Mass transit in the Northeast was hit hard by Sandy. New Yorkers had to do without the subway, for example, but now the transit system has mostly recovered. It’s a perfect time to be thankful for the extensive network of public transportation that exists in the city. In fact, it means that New Yorkers have one of the smallest per-capita carbon footprints in the U.S.
But you’re probably sensing a hidden side here, right?
"Mass transit can be an incredible boon for the environment," says Eric Morris, a regular contributor to Freakonomics and a professor of urban planning at Clemson University. He told Freakonomics' Stephen Dubner: "It can also not help the environment or maybe even hurt the environment."
“Obviously, the energy expenditure in moving around a transit vehicle per passenger mile depends on the number of passengers," Morris continues. "Whether you have one passenger in a bus or 40 passengers in a bus, you're going to be expending almost the same amount of energy. So it all depends on the ridership and the occupancy that transit vehicles and, for that matter, autos carry."
So here comes the rub. The average American car carries 1.6 people -- not many, of course, when you're comparing it to mass transit. On the other hand, the average bus carries only 10 people. And a bus burns a lot more fuel than a car. Not exactly what mass-transit advocates would have us believe.
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Which led Morris to this rather surprising conclusion: "Typically, moving a passenger a mile by bus requires roughly 20 percent more energy than moving a passenger around by car…So, just in terms of energy expenditure, bus actually fares worse than car."
And trains? Trains are on average better than cars, roughly two-thirds of energy per passenger -- although that number is warped a bit by the New York City subway, which is just a monster of efficiency.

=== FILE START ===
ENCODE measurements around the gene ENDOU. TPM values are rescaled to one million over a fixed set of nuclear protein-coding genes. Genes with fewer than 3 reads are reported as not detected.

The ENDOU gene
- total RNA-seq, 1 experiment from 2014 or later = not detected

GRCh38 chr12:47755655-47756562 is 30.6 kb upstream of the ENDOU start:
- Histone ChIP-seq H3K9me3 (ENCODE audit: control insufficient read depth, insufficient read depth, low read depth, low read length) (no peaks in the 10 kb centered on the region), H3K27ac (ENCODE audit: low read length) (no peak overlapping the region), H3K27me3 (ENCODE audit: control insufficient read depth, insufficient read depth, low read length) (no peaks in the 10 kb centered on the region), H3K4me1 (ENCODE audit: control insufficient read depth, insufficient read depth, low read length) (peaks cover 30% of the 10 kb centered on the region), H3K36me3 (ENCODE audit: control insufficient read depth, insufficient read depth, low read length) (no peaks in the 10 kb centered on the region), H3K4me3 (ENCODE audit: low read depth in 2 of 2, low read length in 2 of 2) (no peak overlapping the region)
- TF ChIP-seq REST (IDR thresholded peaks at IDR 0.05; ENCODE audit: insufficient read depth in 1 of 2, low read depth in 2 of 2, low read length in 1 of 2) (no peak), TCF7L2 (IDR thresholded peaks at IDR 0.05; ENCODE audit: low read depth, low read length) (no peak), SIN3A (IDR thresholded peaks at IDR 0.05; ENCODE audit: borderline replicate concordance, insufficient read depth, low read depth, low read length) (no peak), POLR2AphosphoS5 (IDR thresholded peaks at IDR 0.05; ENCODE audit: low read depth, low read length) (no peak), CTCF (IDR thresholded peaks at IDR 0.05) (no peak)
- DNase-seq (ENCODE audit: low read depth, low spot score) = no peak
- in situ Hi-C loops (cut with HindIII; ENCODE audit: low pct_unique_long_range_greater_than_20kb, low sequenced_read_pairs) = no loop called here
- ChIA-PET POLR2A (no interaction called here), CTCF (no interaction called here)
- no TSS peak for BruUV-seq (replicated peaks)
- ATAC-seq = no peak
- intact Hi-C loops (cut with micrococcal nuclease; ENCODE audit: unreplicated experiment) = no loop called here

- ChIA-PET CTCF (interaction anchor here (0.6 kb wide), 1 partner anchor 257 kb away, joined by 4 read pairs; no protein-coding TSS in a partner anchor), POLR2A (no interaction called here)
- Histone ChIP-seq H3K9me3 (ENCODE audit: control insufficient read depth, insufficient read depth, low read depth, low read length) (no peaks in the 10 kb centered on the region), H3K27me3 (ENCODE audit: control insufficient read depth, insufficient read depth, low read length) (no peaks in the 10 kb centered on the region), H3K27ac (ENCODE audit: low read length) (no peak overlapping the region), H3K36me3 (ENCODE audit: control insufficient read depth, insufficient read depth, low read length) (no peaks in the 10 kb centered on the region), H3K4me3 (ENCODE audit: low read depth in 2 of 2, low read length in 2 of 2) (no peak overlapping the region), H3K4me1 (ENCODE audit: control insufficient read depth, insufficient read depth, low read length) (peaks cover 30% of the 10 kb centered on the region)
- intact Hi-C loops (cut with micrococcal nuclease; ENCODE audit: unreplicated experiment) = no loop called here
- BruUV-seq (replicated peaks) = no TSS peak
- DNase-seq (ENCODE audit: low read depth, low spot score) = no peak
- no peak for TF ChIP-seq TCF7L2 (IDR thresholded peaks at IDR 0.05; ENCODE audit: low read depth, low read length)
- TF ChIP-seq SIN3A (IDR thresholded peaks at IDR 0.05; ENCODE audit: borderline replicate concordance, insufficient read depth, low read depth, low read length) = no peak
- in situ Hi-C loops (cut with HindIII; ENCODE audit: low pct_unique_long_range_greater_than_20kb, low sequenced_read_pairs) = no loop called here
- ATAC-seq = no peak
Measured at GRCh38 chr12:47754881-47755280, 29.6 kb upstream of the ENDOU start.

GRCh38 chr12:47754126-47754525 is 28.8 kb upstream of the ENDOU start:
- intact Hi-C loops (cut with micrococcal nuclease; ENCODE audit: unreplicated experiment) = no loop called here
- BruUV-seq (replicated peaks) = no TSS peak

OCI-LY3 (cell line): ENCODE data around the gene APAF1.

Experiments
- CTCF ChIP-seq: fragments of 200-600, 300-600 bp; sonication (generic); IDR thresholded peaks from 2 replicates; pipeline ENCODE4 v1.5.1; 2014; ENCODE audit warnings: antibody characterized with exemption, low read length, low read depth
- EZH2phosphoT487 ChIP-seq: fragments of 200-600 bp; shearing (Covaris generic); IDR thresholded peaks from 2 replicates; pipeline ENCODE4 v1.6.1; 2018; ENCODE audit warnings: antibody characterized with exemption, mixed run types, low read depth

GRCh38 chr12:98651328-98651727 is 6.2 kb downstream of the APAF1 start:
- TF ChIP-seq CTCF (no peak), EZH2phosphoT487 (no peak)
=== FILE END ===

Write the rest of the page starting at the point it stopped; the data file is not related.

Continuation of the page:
The caveat here: it’s hard to make an apples-to-apples comparison, since transportation is so complex. But here's Eric Morris's point: In terms of energy efficiency, mass transit is not the panacea that a lot of people would like to think. Yes, it works great in a dense urban area like New York, but Morris argues that we've already picked a lot of that low-hanging fruit, and that light-rail systems in places like Cleveland, Pittsburgh and Memphis actually do worse than cars in terms of energy efficiency, simply because they're underused.
"In general, pumping up ridership by constructing new transit systems or adding new transit service has to be looked at very skeptically," he says. "On the other hand, if we can persuade more people to leave cars and move onto the existing transit system that we already have, that's a complete win for the environment."
There are a lot of trade-offs here that are hard to measure. A few examples: commuting time, land usage for parking, the cost of ownership of different kinds of vehicles, and the traffic fatalities that come with car travel.
And you’ve got to consider your success in what Morris says -- persuading people to leave their cars. As the Onion once put it: "98 Percent of U.S. Commuters Favor Public Transportation for Others."
So if liberals hate the idea of discouraging mass transit, here's an idea that conservatives can hate: you can compel people to leave their cars by raising tolls and gas and parking taxes to incentivize more people to ride the transit systems we've already spent billions on.